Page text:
Americans Less Trusting of Self-Driving Safety Following High-Profile Accidents
Americans are less trusting of self-driving cars following two deadly accidents involving autonomous or semi-autonomous vehicles, with half of U.S. adults considering those automobiles less safe than human drivers, according to a new poll. A Morning Consult survey conducted March 29-April 1 among a national sample of 2,202 adults found that 27 percent of respondents said self-driving cars are safer than human drivers, while 50 percent said autonomous vehicles are less safe. Eight percent said the automobiles are on par with human drivers when it comes to safety.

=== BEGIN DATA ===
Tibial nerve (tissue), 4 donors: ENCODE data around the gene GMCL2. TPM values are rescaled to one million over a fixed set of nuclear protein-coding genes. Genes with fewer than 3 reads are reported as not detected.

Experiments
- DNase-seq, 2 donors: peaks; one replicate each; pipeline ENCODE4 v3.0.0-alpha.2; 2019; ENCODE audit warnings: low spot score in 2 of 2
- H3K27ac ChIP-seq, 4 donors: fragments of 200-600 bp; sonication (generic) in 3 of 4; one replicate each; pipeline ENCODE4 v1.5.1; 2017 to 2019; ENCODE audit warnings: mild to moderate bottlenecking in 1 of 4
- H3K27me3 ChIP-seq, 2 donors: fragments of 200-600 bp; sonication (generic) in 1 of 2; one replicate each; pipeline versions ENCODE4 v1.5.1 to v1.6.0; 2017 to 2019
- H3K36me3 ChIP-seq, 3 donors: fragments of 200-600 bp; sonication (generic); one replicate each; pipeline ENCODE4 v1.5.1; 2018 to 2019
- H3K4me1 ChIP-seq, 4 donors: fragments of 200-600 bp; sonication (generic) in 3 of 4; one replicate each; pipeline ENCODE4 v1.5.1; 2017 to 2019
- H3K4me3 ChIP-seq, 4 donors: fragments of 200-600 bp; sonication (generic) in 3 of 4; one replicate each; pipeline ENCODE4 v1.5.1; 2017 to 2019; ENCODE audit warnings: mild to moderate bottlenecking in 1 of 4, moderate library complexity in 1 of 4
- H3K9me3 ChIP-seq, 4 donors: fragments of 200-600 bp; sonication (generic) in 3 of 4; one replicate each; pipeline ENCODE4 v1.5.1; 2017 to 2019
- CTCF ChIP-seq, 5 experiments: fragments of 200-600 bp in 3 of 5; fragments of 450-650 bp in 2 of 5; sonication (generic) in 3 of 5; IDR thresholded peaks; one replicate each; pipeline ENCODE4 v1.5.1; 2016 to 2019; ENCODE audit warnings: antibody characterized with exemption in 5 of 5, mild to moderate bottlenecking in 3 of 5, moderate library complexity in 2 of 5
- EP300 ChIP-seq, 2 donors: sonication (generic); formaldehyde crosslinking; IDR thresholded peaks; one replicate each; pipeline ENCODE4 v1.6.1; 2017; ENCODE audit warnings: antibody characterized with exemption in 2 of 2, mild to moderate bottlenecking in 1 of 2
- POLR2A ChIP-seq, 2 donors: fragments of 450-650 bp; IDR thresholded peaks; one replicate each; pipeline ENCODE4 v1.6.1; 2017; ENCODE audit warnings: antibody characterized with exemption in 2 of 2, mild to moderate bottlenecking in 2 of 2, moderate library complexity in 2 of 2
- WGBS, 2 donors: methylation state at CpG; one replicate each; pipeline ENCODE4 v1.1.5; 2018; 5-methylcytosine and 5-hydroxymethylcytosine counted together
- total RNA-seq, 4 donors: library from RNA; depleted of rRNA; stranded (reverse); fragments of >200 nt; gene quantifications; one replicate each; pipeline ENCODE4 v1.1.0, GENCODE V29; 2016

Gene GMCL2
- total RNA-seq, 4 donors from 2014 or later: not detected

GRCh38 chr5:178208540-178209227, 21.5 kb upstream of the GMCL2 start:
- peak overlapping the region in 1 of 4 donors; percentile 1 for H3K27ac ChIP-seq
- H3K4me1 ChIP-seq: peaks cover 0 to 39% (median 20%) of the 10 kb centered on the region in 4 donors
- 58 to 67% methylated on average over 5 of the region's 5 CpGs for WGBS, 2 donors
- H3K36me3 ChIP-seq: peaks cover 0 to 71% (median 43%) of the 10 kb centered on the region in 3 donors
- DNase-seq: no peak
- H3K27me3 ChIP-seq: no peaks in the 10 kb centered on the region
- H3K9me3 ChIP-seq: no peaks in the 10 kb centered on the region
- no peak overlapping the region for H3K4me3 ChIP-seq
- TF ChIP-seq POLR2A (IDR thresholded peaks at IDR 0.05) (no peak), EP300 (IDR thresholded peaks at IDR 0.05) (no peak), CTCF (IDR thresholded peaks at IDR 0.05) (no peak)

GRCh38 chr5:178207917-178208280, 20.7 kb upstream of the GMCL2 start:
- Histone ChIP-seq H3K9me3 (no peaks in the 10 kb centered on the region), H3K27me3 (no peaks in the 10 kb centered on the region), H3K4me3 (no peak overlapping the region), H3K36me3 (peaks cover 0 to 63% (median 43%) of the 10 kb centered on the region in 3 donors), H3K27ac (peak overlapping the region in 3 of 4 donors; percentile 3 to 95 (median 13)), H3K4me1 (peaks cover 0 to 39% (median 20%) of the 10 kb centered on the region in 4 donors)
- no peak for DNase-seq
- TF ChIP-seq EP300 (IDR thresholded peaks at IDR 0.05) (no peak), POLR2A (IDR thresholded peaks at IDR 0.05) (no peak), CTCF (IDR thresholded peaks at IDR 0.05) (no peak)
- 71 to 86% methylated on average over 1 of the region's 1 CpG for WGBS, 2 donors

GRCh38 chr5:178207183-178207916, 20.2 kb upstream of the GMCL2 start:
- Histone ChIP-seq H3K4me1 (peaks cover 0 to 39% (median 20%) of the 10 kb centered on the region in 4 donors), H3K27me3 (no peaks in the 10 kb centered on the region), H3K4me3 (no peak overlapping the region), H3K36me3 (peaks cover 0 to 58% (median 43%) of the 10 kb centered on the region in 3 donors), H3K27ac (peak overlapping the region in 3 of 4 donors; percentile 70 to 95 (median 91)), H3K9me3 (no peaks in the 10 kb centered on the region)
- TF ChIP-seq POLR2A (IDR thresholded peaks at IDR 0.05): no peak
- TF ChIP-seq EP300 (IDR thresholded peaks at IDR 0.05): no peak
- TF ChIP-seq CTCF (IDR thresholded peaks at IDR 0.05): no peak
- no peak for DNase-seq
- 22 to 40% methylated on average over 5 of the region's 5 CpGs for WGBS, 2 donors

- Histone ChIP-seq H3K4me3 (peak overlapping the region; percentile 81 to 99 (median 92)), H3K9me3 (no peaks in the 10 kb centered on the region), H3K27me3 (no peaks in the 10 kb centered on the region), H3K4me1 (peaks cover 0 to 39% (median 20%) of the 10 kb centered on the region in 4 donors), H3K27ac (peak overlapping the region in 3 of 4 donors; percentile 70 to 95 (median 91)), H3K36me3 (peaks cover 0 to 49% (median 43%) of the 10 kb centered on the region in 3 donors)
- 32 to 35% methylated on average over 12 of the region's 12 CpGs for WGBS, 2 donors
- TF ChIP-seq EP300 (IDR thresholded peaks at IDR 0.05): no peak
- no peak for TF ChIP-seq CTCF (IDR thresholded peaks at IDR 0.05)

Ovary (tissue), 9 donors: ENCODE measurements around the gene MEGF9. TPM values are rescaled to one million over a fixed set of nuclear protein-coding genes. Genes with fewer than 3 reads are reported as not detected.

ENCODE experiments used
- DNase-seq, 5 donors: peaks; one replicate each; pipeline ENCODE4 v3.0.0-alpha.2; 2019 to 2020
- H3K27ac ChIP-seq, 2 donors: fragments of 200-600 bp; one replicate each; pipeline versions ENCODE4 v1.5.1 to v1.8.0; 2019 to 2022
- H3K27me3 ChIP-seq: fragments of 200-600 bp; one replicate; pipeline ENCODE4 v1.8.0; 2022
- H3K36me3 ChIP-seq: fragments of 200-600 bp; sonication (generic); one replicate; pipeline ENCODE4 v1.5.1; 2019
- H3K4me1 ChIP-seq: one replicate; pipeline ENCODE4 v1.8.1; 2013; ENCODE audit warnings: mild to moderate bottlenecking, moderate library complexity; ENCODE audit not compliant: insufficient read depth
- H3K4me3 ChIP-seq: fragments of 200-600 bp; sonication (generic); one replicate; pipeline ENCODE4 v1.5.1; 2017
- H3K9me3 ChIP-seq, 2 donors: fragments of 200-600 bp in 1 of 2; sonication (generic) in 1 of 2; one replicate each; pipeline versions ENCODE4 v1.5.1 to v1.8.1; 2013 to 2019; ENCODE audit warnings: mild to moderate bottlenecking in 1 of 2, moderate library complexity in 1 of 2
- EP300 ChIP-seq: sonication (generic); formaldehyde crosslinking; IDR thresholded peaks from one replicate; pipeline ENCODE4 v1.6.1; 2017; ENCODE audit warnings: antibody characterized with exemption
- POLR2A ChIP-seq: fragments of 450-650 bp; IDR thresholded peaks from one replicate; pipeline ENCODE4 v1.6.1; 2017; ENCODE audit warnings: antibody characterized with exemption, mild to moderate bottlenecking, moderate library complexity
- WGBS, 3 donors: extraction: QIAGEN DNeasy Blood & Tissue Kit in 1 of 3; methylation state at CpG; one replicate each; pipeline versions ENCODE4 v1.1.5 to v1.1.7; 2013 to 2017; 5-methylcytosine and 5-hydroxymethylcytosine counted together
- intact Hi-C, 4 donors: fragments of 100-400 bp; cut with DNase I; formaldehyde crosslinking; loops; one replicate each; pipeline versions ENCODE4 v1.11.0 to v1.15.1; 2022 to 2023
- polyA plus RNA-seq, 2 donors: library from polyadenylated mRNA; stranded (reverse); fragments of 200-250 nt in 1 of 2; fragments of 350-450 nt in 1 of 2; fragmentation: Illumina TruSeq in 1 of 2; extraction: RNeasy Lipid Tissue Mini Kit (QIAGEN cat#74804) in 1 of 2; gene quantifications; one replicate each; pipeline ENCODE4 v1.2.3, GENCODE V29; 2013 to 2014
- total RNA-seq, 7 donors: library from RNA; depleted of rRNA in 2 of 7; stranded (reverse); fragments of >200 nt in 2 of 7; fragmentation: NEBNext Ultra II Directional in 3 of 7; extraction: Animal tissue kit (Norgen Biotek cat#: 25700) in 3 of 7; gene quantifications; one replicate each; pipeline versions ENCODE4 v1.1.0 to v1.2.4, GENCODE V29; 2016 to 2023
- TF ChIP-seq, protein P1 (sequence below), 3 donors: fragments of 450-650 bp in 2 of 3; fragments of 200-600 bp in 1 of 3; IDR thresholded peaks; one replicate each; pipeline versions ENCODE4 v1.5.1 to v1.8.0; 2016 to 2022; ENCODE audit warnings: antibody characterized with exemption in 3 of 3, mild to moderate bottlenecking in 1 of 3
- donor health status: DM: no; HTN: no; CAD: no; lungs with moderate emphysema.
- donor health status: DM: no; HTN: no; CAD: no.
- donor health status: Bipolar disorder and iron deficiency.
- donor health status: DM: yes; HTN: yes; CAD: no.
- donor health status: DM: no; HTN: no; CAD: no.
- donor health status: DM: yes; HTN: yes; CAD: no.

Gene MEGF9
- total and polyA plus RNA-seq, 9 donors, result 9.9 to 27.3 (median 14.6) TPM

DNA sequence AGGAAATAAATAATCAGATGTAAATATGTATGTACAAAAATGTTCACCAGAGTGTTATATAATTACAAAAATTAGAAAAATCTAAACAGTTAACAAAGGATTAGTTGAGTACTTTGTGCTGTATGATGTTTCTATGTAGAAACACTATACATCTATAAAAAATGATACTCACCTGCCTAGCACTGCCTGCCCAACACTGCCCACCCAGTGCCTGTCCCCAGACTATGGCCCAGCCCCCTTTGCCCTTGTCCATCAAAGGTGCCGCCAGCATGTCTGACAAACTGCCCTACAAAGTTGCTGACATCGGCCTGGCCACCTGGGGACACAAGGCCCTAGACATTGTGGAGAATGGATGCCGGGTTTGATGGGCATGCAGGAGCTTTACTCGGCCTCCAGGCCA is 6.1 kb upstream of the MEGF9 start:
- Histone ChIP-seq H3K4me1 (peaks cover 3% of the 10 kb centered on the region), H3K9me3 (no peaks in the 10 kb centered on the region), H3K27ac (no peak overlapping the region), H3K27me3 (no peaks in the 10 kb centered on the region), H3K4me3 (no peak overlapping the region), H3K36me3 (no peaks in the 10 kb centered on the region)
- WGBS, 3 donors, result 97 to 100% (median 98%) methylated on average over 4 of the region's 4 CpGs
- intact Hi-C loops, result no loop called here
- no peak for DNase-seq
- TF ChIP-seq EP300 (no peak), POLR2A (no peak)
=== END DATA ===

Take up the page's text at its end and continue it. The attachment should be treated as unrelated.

Previous polling —from Jan. 11-16 among 2,201 adults — that found 33 percent of Americans considered driverless vehicles safer, with 36 percent saying they were less safe — a negative net swing of 20 percentage points between the two surveys.